Carpio: China bound by West Philippine Sea ruling

Supreme Court Senior Associate Justice Antonio Carpio has disputed Malacañang’s claim that China’s acceptance or nonacceptance of the arbitral ruling on the West Philippine Sea (WPS) was immaterial under international law.

“China is legally bound by the (Permanent Court of Arbitration’s) ruling whether China likes it or not. That is the compulsory nature of international law,” Carpio said in a statement.


The magistrate made the comment in response to presidential spokesperson Harry Roque’s explanation of the government decision allowing China to conduct research explorations in Philippine Rise (Benham Rise).

Separate issue



The WPS dispute was a separate issue that had nothing to do with the Benham (decision), Roque said, adding that President Duterte had given the research permission to China, along with the University of the Philippines, by virtue of the President being the chief architect of diplomacy.

Carpio and Magdalo Rep. Gary Alejano had rung the alarm bells over the Chinese exploration of the submerged region believed to be rich in resources.

Carpio earlier warned that it would be “dumb” and “foolish” for the Philippines to give China access to Benham Rise when it continued to ignore the tribunal ruling that invalidated its sweeping claims over the WPS.

Alejano said there was reason to be suspicious of China’s purported marine research in light of its history of occupying areas under the Philippines’ exclusive economic zone (EEZ).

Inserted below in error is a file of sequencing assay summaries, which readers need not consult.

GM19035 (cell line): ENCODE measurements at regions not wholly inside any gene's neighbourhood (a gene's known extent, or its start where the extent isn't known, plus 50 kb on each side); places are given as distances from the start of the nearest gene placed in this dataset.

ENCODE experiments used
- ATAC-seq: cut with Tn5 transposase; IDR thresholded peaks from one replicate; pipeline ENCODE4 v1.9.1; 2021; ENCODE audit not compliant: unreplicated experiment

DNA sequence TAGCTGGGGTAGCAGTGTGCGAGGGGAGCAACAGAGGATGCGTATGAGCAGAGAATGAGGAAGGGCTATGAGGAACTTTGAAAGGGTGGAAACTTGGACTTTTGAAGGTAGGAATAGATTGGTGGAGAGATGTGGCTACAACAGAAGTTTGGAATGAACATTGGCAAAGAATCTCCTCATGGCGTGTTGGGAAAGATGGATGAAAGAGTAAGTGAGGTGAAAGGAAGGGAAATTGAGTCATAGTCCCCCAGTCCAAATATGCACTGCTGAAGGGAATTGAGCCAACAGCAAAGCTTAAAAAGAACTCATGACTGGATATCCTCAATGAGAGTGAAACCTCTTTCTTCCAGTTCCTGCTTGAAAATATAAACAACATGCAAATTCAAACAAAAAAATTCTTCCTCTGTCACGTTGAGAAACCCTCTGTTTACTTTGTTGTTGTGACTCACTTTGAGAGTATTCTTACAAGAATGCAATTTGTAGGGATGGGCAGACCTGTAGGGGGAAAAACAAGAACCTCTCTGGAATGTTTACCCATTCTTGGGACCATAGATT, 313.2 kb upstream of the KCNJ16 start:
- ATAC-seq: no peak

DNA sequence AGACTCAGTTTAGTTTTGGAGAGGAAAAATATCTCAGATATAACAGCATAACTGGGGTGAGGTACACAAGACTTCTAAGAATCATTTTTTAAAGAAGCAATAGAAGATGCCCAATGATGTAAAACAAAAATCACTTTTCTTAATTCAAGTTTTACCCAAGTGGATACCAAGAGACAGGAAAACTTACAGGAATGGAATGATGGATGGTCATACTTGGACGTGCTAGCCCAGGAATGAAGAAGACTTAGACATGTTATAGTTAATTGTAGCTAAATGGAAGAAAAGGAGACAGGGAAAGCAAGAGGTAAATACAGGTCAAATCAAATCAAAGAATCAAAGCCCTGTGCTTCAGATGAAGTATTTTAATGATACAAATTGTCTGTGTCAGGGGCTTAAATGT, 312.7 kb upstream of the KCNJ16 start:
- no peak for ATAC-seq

“As long as China refuses to accept and implement the ruling, the Philippines should deny (its) request to conduct any marine scientific research in Benham Rise,” Carpio said.



‘Science is science’


But Malacañang defended its decision and said that other countries were welcome to conduct their own exploration in the underwater plateau.

“Science is science. Science knows no nationalities, and the requirement is Philippine scientists must also participate in the scientific exercise and that the results must be shared with Philippine authorities,” Roque said in a press briefing in Legazpi City.

The quest for truth was “all important,” the Palace official said, adding that “all countries that want to conduct joint research with (the Philippines) in this extended continental shelf were welcome to do so.”

Carpio said that in international law, where there is no world policeman to enforce a legally binding ruling, acceptance and implementation of the ruling by the losing state is “obviously material.”

Mischief Reef

The senior magistrate also scored China for going “rogue and refus(ing) to accept and implement the ruling” by refusing to vacate Mischief Reef which, the tribunal ruled, forms part of the Philippine EEZ.

Roque said the tribunal’s decision itself was the implementation of international law.

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